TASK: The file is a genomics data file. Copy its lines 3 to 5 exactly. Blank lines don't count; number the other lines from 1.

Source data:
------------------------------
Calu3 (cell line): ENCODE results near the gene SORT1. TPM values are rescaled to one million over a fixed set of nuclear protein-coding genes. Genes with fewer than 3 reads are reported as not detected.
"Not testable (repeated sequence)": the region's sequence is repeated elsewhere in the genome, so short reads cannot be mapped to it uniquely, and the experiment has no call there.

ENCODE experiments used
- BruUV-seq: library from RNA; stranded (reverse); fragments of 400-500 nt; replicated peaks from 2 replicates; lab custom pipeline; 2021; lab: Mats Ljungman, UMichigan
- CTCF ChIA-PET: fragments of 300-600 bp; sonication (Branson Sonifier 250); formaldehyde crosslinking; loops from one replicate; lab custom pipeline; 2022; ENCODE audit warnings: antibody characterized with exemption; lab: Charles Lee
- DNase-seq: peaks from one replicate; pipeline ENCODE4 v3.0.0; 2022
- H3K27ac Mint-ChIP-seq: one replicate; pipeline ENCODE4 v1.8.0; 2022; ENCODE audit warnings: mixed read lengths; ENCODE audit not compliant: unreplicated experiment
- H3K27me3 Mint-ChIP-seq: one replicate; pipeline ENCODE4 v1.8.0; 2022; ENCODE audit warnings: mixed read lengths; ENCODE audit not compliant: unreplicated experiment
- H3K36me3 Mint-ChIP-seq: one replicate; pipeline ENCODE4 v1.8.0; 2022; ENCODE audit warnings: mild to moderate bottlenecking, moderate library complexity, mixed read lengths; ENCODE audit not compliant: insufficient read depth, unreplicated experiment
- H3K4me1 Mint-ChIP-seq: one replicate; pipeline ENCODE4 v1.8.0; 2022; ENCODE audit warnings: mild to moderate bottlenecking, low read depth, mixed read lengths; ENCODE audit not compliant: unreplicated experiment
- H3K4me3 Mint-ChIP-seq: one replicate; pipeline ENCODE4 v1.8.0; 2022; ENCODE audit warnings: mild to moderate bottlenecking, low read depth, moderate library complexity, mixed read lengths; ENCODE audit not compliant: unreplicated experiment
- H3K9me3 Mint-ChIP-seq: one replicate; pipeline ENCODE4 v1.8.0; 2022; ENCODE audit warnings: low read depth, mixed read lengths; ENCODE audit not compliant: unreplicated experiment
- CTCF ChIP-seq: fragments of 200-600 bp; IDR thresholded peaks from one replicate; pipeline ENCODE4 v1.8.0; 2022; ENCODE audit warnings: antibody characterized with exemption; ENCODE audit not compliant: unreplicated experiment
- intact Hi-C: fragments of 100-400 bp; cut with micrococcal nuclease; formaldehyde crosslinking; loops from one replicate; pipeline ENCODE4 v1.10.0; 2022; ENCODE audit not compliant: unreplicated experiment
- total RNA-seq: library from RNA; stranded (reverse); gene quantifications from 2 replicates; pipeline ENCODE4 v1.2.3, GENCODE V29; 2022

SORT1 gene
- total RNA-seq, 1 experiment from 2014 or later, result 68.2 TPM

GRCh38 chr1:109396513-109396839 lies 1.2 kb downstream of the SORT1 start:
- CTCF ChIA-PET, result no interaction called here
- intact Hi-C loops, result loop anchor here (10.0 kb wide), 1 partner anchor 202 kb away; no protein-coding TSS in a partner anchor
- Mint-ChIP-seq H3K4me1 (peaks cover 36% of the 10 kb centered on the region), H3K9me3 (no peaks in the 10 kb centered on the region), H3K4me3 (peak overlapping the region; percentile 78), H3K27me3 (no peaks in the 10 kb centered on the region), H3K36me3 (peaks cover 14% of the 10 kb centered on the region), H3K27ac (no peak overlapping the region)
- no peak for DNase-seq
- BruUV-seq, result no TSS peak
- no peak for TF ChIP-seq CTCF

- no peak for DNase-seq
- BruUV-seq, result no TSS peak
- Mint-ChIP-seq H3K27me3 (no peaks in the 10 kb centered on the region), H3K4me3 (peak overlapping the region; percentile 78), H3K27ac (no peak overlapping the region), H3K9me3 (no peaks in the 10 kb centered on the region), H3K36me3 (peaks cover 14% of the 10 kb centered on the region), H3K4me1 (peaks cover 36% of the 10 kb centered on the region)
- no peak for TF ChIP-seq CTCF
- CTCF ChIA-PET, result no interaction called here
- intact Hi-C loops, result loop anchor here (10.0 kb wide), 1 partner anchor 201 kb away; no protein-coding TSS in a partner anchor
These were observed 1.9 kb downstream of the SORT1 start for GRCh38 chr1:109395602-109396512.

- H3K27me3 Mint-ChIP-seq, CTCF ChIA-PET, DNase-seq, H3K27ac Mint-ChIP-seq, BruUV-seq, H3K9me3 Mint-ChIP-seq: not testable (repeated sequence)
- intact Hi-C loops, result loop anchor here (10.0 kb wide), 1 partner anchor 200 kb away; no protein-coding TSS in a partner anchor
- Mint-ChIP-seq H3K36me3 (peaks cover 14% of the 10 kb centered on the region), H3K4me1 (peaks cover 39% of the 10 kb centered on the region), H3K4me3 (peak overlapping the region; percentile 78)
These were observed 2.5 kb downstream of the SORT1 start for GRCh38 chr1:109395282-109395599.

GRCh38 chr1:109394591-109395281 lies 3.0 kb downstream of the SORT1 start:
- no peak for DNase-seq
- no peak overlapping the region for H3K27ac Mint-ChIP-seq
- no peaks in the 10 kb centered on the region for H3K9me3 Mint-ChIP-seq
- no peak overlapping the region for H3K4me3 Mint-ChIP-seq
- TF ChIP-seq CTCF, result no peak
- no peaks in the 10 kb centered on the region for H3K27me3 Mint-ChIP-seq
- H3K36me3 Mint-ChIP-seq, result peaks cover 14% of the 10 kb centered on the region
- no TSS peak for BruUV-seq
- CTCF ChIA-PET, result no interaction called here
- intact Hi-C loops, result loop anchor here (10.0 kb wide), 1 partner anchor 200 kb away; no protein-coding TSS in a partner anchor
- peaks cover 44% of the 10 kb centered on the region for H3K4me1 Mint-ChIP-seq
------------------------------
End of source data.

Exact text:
ENCODE experiments used
- BruUV-seq: library from RNA; stranded (reverse); fragments of 400-500 nt; replicated peaks from 2 replicates; lab custom pipeline; 2021; lab: Mats Ljungman, UMichigan
- CTCF ChIA-PET: fragments of 300-600 bp; sonication (Branson Sonifier 250); formaldehyde crosslinking; loops from one replicate; lab custom pipeline; 2022; ENCODE audit warnings: antibody characterized with exemption; lab: Charles Lee